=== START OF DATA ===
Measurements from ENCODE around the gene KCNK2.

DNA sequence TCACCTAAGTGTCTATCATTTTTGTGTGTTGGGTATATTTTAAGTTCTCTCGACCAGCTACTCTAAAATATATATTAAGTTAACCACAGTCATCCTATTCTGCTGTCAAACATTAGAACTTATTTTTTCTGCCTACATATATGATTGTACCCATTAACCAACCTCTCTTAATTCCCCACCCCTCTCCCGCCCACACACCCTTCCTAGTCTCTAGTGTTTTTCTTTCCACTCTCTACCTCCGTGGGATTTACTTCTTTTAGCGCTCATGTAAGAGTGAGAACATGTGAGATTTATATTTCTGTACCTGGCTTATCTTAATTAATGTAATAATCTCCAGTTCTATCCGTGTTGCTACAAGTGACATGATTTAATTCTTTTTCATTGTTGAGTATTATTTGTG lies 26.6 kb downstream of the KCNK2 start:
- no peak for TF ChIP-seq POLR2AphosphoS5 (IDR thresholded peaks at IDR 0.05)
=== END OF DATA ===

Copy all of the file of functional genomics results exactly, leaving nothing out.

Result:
Measurements from ENCODE around the gene KCNK2.

DNA sequence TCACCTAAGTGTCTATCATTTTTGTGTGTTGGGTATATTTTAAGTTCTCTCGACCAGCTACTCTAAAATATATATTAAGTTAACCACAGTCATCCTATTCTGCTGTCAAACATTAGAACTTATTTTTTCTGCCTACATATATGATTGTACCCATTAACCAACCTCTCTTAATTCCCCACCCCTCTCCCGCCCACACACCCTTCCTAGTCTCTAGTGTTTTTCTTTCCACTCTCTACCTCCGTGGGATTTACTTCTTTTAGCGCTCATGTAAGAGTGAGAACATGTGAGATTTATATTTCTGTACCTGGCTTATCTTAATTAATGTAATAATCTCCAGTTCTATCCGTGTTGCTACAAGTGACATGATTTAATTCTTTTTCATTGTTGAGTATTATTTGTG lies 26.6 kb downstream of the KCNK2 start:
- no peak for TF ChIP-seq POLR2AphosphoS5 (IDR thresholded peaks at IDR 0.05)